Mankowski decided to learn animation for himself. He moved to Vancouver, B.C. and entered a one-year 3D animation program at the Vancouver Film School.

“I jumped in with no art background and was completely overwhelmed,” he says. “It was definitely the best thing I ever did because it allowed me to work on this project. When I finished that program, I had another six months of just working on all the storyboards and getting that ready.”

Mankowski started reaching out to actors in 2017, but the all-star cast got a big boost when John Schneider, Green’s manager, reached out to his network.

“Every person who lent their voice to the movie reminded me of someone in our community or someone I worshipped growing up, so it was a way to get all the people I love in one movie,” he says. “I never thought I’d have even one of these people — it was just surreal.”

The community rallied behind the film, with Fort McMurray and Wood Buffalo Economic Development & Tourism, the CMHA, Canadian Red Cross and Paul Davis, a restoration company, becoming sponsors of the project.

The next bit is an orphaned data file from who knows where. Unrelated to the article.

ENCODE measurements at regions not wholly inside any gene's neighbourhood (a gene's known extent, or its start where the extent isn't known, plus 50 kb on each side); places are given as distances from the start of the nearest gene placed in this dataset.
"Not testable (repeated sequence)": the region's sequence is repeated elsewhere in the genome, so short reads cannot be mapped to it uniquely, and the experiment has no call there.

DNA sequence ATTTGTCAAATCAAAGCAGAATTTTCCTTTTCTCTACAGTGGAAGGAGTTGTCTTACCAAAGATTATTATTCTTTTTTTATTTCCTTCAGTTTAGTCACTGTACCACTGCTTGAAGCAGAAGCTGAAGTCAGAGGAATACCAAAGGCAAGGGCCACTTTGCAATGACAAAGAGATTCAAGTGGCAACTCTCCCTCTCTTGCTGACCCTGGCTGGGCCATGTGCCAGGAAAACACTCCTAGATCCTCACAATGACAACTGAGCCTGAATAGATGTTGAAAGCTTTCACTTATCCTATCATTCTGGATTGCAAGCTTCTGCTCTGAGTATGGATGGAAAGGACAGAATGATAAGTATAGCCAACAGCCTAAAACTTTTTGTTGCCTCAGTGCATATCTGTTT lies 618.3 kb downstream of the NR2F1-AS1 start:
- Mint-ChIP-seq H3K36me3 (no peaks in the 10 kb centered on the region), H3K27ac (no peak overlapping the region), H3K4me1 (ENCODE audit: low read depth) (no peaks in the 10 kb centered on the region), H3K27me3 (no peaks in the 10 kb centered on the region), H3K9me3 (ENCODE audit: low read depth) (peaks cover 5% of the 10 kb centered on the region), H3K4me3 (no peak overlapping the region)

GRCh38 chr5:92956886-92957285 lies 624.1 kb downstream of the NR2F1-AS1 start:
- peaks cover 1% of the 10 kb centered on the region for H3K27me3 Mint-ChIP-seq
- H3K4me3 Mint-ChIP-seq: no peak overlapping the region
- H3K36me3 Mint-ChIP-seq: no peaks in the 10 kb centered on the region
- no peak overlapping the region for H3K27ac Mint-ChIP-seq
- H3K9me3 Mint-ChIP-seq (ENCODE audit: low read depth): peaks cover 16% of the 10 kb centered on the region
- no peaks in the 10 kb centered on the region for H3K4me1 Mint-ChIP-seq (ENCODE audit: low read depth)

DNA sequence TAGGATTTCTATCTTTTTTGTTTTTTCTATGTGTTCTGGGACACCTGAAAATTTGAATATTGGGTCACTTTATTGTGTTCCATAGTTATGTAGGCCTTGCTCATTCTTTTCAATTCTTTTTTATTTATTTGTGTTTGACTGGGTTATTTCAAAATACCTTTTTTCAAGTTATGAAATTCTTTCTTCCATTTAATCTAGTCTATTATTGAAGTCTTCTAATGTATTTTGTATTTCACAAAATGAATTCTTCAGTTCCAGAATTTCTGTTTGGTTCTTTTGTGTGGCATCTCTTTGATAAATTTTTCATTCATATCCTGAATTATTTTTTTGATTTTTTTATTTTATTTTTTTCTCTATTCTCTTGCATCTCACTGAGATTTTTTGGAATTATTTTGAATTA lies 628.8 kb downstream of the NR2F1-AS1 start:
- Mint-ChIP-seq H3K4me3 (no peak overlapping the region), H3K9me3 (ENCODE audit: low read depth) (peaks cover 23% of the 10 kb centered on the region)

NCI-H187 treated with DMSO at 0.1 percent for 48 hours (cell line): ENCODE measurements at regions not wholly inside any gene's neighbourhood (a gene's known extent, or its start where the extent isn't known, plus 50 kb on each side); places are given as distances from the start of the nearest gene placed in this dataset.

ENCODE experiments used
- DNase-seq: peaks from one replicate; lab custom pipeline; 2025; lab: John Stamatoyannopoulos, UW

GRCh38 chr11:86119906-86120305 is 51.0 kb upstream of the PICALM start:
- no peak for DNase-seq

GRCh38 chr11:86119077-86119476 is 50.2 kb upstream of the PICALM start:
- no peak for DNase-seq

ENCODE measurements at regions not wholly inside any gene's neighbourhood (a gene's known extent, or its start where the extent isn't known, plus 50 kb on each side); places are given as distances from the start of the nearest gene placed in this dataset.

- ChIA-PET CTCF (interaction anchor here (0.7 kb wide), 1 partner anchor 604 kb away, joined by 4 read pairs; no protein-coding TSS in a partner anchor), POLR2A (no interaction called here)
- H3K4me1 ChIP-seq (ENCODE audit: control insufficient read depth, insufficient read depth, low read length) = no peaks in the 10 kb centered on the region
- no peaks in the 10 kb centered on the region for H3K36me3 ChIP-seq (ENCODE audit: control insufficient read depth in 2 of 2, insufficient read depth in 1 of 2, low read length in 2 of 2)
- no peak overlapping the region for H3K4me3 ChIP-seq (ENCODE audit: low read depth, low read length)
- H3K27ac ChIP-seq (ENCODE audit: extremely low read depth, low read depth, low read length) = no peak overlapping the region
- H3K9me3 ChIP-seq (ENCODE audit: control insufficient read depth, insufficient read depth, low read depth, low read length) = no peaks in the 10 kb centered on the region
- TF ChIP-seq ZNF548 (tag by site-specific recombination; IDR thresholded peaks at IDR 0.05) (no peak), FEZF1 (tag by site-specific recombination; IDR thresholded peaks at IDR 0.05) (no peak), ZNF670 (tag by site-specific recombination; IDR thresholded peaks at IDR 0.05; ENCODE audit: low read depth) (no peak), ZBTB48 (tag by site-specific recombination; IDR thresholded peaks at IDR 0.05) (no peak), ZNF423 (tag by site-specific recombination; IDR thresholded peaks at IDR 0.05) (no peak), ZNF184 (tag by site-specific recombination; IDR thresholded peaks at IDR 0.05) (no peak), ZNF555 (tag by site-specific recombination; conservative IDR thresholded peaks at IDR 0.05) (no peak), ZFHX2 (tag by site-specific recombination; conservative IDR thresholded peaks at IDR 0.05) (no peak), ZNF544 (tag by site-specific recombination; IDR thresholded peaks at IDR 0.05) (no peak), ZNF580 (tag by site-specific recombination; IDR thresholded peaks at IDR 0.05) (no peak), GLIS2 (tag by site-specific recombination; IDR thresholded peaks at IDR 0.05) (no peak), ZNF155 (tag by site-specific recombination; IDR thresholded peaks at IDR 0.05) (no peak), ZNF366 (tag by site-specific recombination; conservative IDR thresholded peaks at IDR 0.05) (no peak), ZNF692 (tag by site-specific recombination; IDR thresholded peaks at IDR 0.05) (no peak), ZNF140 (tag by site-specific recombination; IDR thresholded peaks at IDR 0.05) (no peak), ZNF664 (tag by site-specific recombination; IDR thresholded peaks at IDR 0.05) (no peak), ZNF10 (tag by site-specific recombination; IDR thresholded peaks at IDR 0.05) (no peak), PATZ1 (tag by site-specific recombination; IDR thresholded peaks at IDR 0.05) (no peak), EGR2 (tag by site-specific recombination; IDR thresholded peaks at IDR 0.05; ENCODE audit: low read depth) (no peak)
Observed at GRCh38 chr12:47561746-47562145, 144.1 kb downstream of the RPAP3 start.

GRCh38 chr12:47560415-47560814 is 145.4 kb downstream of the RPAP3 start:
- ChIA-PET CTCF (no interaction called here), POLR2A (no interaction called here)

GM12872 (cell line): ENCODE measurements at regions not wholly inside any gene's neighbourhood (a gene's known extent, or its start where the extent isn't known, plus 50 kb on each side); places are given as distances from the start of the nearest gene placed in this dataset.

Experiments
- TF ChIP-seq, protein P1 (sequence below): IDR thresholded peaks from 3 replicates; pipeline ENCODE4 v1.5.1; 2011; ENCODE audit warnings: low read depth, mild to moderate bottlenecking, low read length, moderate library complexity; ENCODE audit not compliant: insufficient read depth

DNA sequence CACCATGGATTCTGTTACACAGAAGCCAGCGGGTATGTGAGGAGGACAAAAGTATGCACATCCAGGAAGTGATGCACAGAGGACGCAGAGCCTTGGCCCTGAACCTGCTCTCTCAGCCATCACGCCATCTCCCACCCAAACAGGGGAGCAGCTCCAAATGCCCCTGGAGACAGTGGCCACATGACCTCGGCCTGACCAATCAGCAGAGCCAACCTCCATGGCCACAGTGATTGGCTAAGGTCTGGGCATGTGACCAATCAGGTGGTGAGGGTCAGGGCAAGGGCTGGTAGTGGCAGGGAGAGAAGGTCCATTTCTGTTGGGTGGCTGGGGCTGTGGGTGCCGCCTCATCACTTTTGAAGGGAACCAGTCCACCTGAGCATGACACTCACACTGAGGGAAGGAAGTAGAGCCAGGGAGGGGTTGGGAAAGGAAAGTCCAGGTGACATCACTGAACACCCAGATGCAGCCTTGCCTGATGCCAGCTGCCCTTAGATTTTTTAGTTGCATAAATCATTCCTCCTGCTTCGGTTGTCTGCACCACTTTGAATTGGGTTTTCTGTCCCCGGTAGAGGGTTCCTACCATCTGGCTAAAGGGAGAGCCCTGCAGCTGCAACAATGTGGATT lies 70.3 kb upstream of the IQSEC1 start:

Mankowski has submitted the film to more than 50 international festivals for consideration. The movie had its world premiere at the Edmonton International Film Festival (EIFF) Oct. 2 and 3 and won a Jury Award for the Best Animated Short (Alberta). The EIFF is also screening Back Home Again online for Alberta for the month of October.

“Kim Basinger provide a wonderful quote. She said ‘Back Home Again reminds me that, even as we speak, fires continue to burn thousands and thousands of acres all over the world. As I, and many dear people close to me as well, lost their homes in the Woolsey fire, there is not a day that goes by that I don’t think of the millions of animals that also lost their homes and their lives in these fires. With homes and habitats destroyed and so much physical demise and mental disorientation involved, it is a devastating experience, but this film is one of hope, dedication, determination and love — a film of belief that we can restore, rebuild and recover,’” says Mankowski.

Eventually, he expects the film will be available for free, but those plans are still in the works. The song Back Home Again will be released this fall. To keep up with news about the film, visit Back Home Again and follow @BackHomeAgainMovie on Facebook and Instagram. The official movie trailer was launched Sept. 18 through EIFF.

“I really am proud of the journey and I always appreciate anyone who’s ever supported me at any level,” he says. “I think going to school is one of the most valuable things you can do. Without my experience at the U of L, I don’t think I’d be competent enough to run my business. I really loved school. Teach yourself and don’t rely on others, that’s the best way to get it done. You also find out if you truly love it.”